It is of interest to know that Glenmorangie does a lot of wood finishes to bring flavours to their whiskies. For example, the distillery finished the Lasanta in Oloroso and PX sherry cask, the Quinta Ruban in Ruby Port Pipes and the Nectar D’òr in Sauternes casks.
Factors that Affects the Choices of Cask Finishes
Brendan explained that they do not know all the elements of influences when the creative team chooses the cask finishes. They know for a fact that the spirit of Glenmorangie works well with Port and Sauternes casks finishes. Unfortunately, they do not know the reaction to all the casks in the world. Therefore, it is much of a trial and error for the team when they are choosing the cask finishes. By selecting items of interest which the team thinks would work with the spirit, they came up with various experiments of different finishing casks. The availability of the casks is also crucial, as they need enough casks to complete a new finishing experiment.
Brendan mentioned that the team also takes the opportunity when it comes knocking. If their suppliers offer casks which they have not tried before, they may take a few of the casks to create new experiments. Some experiments will succeed while others may not. Part of the fun is finding out if it works. For those of you who are curious, the casks that don’t work are not thrown away! The team reracks the “unworkable” casks into sherry or ex-bourbon casks to “reset” them. Usually, the age of the whisky will also help to rectify any issues that the team finds.
Brendan Wants YOU to Know This!
We thought that we have enough technical talk, so we asked Brendan what the one thing that he would like the whisky community to know is. The answer is not surprising. Brendan wants everyone to know that a single malt whisky comes from a SINGLE whisky distillery. It is one of the most misunderstood terms in the whisky industry. Many whisky drinkers confused single malt whisky and single cask whisky. Brendan shares his frustrations at how he always get that same question – “How is the whisky still a single malt whisky when you blend all these casks to create it?”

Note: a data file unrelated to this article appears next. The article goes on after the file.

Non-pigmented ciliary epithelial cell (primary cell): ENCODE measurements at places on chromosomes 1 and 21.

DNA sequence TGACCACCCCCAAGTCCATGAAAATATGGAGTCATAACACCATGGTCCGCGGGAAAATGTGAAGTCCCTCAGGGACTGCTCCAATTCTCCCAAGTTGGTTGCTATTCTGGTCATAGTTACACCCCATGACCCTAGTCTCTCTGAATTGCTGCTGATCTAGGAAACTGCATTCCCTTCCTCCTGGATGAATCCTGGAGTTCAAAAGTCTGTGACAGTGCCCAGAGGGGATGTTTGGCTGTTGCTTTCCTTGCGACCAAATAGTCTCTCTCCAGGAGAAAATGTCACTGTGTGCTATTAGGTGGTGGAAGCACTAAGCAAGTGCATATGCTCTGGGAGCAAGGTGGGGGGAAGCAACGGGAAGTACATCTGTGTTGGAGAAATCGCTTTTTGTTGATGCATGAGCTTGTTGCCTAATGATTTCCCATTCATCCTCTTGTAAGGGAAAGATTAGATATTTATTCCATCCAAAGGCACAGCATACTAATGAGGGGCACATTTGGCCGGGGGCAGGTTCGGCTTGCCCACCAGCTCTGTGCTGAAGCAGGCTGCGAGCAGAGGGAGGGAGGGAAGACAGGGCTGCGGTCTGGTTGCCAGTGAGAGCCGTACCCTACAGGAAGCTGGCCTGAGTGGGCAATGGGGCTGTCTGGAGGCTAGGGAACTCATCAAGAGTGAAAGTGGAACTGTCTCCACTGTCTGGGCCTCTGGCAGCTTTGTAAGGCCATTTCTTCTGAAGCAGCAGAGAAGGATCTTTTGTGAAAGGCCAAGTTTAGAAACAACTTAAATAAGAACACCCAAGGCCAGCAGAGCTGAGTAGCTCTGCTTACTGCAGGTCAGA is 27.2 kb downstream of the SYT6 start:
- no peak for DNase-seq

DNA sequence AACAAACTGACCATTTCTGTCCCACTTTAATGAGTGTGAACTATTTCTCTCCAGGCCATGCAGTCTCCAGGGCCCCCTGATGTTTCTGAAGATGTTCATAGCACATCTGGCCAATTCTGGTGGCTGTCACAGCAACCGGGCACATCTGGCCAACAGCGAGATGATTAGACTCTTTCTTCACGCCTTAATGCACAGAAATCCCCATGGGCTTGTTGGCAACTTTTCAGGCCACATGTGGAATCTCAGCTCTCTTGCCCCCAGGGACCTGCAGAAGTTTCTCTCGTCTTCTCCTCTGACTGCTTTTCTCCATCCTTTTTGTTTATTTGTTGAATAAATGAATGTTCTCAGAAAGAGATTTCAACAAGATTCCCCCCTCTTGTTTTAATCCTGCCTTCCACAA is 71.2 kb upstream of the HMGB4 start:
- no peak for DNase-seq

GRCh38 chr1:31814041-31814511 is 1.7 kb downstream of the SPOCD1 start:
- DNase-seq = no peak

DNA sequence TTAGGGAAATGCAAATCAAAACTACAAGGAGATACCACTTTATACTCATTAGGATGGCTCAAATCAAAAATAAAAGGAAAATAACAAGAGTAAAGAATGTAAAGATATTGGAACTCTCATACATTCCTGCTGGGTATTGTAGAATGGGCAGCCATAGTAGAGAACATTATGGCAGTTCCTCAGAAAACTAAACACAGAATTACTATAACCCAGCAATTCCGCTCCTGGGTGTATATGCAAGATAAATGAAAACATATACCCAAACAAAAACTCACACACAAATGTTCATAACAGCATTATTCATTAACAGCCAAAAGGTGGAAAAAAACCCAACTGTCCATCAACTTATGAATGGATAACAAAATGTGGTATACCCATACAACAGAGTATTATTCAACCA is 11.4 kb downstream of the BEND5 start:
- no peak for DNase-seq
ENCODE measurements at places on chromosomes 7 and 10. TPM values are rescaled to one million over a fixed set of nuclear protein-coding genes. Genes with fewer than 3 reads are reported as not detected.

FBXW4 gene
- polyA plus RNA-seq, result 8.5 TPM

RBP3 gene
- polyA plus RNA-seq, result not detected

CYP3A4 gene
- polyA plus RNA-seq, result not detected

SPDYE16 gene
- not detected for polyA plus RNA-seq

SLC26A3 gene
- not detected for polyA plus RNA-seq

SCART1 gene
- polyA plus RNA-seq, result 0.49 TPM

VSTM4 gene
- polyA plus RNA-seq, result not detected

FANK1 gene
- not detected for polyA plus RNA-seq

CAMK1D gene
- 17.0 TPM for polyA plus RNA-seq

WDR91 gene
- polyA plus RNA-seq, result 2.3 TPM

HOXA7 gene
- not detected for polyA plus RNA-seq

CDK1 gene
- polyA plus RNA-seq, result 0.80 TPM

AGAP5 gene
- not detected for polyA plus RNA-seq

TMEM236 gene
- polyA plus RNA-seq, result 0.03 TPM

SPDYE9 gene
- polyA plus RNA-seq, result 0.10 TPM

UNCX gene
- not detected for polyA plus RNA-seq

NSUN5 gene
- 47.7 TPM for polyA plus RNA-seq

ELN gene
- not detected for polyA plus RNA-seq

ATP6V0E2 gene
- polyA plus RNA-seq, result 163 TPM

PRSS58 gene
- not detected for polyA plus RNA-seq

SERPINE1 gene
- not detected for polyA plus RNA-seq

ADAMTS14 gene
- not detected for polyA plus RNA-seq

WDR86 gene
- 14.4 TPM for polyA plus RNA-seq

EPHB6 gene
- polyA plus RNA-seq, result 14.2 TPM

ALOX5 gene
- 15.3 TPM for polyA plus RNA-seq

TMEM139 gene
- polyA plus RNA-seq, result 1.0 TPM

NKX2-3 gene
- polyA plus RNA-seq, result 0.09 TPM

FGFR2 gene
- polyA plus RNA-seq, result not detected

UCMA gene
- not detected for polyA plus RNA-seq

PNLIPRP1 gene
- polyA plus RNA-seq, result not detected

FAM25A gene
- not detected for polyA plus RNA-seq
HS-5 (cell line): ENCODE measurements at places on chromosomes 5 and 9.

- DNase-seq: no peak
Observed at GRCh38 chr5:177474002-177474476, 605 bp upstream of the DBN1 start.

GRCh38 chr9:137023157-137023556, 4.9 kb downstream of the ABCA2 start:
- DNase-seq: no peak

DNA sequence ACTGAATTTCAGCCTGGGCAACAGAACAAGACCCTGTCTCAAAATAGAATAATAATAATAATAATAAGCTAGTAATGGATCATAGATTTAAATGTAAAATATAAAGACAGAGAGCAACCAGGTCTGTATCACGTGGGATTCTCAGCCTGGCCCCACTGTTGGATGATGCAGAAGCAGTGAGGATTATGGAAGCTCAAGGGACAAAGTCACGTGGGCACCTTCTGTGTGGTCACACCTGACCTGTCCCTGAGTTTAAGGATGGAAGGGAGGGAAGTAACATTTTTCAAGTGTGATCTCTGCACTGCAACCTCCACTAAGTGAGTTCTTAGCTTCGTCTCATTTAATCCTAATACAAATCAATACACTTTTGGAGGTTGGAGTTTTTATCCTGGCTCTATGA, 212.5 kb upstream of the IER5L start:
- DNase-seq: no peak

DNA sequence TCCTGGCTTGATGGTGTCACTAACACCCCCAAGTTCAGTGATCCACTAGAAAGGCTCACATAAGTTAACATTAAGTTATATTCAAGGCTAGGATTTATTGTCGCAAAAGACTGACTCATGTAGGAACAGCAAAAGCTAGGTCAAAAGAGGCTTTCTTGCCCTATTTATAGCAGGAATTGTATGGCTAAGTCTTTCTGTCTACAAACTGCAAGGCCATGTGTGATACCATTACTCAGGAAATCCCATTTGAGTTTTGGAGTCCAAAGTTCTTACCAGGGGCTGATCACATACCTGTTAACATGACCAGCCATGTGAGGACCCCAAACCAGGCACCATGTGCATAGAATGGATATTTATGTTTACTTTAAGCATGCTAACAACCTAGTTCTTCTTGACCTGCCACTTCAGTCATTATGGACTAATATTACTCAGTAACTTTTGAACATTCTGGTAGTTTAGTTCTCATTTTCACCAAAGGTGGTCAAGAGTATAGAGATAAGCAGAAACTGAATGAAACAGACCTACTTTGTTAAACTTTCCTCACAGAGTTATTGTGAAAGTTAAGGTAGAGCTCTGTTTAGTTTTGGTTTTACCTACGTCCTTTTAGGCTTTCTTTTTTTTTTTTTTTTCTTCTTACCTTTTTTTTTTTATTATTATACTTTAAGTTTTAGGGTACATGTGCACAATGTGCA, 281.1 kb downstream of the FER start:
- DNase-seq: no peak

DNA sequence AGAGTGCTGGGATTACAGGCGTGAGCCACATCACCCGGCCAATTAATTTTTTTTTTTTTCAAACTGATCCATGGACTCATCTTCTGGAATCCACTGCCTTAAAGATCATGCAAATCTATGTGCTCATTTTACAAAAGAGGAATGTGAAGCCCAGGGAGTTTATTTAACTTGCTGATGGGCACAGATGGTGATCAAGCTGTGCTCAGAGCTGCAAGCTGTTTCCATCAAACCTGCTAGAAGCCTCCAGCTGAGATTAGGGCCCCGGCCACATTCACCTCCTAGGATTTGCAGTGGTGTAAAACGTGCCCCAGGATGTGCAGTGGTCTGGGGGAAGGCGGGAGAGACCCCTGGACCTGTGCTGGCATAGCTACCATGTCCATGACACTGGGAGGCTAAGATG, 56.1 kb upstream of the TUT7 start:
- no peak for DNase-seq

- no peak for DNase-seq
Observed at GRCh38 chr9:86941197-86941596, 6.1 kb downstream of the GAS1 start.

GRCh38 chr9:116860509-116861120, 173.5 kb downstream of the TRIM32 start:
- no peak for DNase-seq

To set the record straight, Brendan shares that a single malt whisky can be a “blend” of 15 casks from the SAME distillery. As long as the whisky is made from malted barley and is not blended with whisky from another distillery, it is a single malt whisky.
What You Can Do If You Want to Work for a Whisky Distillery
Most of our younger folks here would probably be keen to work for a whisky distillery. We ask Brendan what we need to do if we want to work for a distillery. Here is his advice.
Get a science-related degree if you want to be on the distilling team. Chemical engineering or chemistry is a good start. Otherwise, biochemistry is helpful too. There are, however, many ways to get involved. You can still work in the industry even if you have a business degree. You can join the distillery in sales or marketing with it. Nonetheless, you will still need the passion and love for whisky before you can comfortably stay in the industry.
Do not despair if you do not have any of those. Brendan said that having experience is equally vital if you are not Scottish and want to work in Scotland. He started in pharmaceutical and the knowledge he gained there translated into his next job with Diageo. Working in a brewery also helps because that involves two stages of the whisky distillation. Ultimately, the potential candidate needs to be open and adaptable. When you combine the passion for whisky and your openness to adapt, you will be able to make headway into the career that you want. Start with a job that you can do and learn from there. You will never know where that will take you!